The pilot Institute next summer will be held at the Huntington Library between Monday 30 June and Friday 18 July, and will have space for approximately twelve faculty and graduate student participants. We have agreed that we should launch with a UCLA faculty member at the helm and are delighted that Professor Carla Pestana has agreed to teach the Institute seminar on “The Global Early Modern Caribbean.”
During an era that witnessed an increasingly interconnected world, in which Europeans sought trade and dominion in distant lands, the Caribbean occupied a key situation. The location of Columbus’ landfall and the first place that the natives of the Americas felt the full force of European dominance, the West Indies became from the middle of the sixteenth century a locus of contestation among European, American, and African peoples. Initially the Spanish monarchy defined the Greater Caribbean as an exclusively Iberian Sea. Despite such prohibitions on their presence, various Europeans infiltrated the sea first as occasional visitors, trading illegally, raiding and harvesting natural resources such as salt, logwood, and turtle. From the early seventeenth century the English, French, and Dutch established settlements of their own, against Spanish proscriptions and despite occasional military incursions aimed at clearing out intruders. Over the next century, the West Indies functioned as a watery borderland. Encounters, peaceful coexistence, frequent violent clashes, oppression, collusion, and betrayal shaped this space, as various peoples carved out lives and livelihoods for themselves.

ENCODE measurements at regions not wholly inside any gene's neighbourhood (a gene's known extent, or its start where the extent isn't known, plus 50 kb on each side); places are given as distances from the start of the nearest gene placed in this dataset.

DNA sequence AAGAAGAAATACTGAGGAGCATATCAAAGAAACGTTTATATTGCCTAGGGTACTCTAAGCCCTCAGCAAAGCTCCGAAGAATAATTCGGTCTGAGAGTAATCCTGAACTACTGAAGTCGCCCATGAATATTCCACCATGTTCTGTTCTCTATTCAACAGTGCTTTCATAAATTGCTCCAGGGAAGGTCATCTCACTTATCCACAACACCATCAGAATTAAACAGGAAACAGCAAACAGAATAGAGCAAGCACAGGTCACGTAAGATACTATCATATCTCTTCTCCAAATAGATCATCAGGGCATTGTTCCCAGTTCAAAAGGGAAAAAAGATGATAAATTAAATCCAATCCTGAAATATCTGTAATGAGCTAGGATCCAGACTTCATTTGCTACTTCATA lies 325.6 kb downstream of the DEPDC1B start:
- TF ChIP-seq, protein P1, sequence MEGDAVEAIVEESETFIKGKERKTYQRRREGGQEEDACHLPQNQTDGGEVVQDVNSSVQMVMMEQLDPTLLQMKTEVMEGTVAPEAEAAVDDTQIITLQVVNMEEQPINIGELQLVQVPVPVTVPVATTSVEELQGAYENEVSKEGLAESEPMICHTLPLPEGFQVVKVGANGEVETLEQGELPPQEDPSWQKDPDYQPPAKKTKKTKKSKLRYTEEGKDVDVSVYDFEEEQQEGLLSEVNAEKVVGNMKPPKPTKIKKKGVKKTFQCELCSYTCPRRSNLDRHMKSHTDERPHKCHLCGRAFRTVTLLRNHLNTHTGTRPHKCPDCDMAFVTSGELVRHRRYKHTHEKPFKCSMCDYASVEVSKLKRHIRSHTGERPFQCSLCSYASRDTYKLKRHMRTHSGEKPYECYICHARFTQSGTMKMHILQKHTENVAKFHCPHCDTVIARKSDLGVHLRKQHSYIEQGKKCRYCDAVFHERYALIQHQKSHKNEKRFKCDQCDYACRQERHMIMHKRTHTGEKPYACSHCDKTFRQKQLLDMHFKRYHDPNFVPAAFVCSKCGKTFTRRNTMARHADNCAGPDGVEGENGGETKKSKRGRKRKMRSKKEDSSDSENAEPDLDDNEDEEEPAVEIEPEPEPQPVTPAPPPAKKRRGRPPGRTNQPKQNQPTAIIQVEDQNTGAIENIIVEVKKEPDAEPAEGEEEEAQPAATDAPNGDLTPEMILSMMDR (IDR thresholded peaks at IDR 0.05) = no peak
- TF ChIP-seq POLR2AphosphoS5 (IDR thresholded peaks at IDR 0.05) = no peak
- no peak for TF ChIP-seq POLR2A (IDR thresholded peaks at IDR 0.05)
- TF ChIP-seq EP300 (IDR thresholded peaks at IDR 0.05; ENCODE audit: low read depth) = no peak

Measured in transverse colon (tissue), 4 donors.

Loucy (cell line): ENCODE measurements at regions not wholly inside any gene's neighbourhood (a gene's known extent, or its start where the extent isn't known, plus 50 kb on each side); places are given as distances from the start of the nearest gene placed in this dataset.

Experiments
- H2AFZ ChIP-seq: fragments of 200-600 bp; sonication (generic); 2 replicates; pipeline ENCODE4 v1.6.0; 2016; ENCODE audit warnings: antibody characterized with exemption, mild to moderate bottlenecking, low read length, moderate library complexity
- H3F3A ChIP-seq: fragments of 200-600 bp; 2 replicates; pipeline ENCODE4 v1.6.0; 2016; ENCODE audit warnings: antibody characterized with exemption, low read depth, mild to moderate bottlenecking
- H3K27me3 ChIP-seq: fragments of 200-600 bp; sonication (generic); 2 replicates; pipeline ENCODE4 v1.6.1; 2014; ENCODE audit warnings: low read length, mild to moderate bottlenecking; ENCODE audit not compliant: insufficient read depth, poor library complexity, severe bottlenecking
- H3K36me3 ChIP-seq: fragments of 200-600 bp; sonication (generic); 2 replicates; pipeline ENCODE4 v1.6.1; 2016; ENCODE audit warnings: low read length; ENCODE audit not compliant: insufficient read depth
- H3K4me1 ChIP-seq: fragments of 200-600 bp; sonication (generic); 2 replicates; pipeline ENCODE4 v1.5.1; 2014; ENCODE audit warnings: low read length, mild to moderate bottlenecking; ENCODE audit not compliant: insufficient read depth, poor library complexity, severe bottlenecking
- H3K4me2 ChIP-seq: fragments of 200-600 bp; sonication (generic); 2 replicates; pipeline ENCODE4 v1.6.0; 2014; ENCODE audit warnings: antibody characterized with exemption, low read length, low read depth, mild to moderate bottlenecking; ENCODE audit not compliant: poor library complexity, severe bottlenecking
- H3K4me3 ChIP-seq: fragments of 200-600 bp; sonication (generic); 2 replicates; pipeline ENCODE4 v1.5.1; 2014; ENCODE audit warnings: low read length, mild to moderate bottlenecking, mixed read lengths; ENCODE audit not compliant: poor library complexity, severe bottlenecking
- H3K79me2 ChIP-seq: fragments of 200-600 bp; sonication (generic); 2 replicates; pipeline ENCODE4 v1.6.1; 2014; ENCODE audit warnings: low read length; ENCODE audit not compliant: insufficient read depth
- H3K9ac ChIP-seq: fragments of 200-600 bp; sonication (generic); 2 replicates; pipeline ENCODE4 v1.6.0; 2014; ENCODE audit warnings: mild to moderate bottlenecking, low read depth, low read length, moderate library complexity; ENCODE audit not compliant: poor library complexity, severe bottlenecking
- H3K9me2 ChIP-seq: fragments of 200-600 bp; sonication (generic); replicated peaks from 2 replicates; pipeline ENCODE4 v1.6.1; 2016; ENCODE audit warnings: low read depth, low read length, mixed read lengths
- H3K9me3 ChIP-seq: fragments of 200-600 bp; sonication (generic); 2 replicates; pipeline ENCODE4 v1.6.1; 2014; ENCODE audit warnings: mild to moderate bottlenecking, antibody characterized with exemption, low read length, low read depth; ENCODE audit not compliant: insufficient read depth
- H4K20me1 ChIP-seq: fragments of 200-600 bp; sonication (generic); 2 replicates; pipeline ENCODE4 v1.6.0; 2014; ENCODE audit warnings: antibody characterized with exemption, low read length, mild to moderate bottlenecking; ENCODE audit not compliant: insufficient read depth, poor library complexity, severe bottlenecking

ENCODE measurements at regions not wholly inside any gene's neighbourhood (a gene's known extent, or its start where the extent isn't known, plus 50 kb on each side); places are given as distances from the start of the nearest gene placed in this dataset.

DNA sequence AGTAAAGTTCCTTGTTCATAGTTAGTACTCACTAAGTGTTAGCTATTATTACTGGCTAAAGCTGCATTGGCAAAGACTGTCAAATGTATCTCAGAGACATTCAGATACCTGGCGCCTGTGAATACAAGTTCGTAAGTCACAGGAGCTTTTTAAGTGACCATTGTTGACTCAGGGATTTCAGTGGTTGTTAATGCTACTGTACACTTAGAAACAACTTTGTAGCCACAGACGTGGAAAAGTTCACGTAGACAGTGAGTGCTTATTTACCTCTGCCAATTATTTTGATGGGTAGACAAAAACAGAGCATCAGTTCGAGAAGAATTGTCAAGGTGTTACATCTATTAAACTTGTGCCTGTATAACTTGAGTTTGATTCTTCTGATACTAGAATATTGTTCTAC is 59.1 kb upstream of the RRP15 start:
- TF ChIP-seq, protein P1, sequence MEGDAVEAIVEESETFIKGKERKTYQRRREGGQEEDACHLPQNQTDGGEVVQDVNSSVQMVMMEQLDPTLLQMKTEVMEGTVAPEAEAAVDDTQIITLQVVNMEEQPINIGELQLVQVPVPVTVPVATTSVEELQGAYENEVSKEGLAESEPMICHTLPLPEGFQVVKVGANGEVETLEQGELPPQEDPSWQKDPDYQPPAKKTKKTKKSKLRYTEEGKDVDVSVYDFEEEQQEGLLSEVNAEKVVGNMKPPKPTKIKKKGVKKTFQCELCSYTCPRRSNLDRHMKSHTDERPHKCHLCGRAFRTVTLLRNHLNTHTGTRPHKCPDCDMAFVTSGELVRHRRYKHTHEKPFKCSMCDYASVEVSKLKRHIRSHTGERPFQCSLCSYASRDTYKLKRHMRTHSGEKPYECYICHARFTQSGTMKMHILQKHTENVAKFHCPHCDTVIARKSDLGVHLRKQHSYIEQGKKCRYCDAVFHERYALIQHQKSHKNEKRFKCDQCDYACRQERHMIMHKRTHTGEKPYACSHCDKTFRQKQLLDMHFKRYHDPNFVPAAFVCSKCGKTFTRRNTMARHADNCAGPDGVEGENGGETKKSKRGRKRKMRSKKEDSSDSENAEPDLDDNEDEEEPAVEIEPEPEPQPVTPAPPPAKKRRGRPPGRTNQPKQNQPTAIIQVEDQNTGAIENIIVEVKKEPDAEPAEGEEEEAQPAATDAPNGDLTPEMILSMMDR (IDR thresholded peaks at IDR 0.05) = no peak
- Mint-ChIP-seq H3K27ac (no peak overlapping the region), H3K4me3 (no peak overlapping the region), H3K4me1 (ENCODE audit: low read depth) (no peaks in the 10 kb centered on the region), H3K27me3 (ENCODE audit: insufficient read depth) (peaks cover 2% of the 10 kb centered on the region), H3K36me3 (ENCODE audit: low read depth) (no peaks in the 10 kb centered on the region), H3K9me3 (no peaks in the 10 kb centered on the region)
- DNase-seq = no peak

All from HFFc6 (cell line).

This seminar will consist of three three-hour a.m. meetings in each of the three weeks beginning Monday 30 June, to a total of twenty-seven hours contact time. The sessions will consider the evidentiary base and conceptual frameworks for the study of the early modern global Caribbean during this formative period. Scholars, including advanced graduate students and faculty at any level, working on an aspect of the Greater Caribbean (from any relevant discipline and researching in any language) prior to the turn of the eighteenth century, are invited to participate.